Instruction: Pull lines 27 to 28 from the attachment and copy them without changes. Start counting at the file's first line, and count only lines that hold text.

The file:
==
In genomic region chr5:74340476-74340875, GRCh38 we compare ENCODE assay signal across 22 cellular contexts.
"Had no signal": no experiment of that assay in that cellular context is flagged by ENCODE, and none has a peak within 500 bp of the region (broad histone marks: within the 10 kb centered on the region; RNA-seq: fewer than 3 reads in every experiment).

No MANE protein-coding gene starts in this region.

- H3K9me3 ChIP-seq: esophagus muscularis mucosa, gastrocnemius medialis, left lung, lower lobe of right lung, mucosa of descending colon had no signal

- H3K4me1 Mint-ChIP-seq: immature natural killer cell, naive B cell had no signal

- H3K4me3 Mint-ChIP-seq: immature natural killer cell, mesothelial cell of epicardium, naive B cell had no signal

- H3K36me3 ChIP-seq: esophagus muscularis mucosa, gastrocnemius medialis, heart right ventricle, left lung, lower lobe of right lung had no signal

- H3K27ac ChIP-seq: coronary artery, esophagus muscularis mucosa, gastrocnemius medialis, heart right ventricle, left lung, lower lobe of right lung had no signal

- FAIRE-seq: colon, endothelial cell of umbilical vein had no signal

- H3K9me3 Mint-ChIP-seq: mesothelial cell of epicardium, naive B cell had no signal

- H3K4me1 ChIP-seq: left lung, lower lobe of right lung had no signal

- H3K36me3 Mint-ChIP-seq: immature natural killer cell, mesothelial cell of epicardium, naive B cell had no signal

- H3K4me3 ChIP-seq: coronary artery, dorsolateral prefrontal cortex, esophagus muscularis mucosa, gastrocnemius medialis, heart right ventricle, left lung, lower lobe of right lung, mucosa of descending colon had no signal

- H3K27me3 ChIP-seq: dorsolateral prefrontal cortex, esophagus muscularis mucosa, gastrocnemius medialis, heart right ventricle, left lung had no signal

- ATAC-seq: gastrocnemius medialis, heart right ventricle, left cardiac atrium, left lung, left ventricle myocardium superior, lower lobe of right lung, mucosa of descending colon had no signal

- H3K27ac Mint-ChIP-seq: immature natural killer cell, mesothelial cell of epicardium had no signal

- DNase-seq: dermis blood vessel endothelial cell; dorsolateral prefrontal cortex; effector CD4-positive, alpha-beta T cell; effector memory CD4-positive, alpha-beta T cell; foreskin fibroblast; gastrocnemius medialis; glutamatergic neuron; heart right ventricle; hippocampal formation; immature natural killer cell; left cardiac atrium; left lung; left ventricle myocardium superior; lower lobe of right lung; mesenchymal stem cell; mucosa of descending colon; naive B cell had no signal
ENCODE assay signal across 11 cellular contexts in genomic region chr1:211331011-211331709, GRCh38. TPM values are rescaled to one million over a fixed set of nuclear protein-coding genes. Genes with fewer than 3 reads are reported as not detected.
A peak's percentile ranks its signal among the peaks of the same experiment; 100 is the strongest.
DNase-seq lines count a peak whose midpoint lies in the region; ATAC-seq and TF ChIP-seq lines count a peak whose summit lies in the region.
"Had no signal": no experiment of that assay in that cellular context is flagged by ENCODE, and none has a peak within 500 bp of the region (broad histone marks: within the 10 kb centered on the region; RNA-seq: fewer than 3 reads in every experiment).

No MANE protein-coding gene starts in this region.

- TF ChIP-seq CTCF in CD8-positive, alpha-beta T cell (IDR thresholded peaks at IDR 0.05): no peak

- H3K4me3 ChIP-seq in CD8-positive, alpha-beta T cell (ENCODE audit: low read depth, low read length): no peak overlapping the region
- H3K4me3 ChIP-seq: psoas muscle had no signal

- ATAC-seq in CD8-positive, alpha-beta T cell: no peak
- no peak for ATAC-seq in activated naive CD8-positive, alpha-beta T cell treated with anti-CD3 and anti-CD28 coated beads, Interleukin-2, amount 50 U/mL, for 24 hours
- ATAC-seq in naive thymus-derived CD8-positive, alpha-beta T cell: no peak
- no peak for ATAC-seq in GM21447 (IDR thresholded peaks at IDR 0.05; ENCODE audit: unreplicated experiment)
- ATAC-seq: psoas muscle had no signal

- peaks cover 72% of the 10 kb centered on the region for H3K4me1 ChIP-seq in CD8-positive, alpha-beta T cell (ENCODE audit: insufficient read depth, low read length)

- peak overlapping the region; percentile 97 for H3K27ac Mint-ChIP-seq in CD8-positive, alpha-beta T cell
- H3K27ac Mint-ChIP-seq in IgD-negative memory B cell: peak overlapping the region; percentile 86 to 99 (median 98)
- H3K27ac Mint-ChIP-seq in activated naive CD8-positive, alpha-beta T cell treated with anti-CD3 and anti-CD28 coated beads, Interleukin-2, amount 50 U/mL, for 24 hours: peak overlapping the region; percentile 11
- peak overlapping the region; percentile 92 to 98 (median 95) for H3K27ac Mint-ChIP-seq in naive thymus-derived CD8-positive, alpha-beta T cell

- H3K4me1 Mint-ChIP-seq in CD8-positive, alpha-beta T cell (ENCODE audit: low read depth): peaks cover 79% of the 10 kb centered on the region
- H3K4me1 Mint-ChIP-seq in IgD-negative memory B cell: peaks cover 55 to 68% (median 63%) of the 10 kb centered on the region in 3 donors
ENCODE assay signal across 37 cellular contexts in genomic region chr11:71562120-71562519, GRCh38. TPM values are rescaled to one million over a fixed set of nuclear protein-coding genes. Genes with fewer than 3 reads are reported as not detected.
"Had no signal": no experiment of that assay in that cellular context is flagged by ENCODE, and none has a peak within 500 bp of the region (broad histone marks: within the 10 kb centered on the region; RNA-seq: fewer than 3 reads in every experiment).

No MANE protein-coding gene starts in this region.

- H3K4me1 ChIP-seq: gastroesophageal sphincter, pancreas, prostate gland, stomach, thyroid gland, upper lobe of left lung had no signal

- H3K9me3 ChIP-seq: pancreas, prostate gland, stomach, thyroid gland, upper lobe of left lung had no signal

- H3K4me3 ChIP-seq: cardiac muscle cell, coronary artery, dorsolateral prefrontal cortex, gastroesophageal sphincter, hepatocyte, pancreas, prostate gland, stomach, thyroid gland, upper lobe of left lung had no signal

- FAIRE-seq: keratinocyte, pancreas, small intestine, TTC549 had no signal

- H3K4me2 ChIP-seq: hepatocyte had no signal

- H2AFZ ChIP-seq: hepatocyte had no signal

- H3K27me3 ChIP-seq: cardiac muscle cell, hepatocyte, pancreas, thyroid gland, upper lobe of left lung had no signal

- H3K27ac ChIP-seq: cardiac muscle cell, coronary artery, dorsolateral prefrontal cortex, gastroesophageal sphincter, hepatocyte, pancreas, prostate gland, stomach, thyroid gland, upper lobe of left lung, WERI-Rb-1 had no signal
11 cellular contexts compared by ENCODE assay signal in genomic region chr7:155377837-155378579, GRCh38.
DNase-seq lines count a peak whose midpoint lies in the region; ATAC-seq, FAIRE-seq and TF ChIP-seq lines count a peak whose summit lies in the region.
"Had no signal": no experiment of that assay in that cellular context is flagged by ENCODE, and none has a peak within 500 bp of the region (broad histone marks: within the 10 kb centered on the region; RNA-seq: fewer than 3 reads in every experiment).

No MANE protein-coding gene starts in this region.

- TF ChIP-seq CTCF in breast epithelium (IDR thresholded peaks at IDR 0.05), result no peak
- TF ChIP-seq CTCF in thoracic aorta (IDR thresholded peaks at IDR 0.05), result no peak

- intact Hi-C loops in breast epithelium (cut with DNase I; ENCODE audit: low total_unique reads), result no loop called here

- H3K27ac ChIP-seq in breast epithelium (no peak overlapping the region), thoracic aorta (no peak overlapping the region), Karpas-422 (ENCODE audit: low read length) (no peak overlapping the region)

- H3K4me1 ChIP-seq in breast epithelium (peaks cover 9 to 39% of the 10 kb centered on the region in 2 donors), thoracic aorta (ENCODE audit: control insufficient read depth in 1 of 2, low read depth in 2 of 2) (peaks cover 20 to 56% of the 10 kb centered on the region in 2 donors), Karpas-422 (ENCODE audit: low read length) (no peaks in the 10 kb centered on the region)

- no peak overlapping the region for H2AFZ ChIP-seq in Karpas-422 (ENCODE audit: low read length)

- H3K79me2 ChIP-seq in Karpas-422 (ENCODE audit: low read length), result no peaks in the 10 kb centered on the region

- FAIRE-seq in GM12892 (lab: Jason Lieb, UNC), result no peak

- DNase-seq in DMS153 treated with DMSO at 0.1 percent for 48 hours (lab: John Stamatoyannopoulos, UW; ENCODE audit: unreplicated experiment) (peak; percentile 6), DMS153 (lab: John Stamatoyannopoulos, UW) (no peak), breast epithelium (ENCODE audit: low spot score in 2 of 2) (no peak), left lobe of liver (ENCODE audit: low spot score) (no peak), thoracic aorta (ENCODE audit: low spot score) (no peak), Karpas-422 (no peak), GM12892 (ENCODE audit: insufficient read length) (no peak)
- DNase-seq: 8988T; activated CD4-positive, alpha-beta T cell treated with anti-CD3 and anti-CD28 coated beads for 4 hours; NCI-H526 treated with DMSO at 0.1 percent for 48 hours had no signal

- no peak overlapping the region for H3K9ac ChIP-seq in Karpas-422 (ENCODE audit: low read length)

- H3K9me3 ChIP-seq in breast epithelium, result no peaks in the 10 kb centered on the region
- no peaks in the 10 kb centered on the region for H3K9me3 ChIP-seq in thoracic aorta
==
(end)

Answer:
- no peak for ATAC-seq in activated naive CD8-positive, alpha-beta T cell treated with anti-CD3 and anti-CD28 coated beads, Interleukin-2, amount 50 U/mL, for 24 hours
- ATAC-seq in naive thymus-derived CD8-positive, alpha-beta T cell: no peak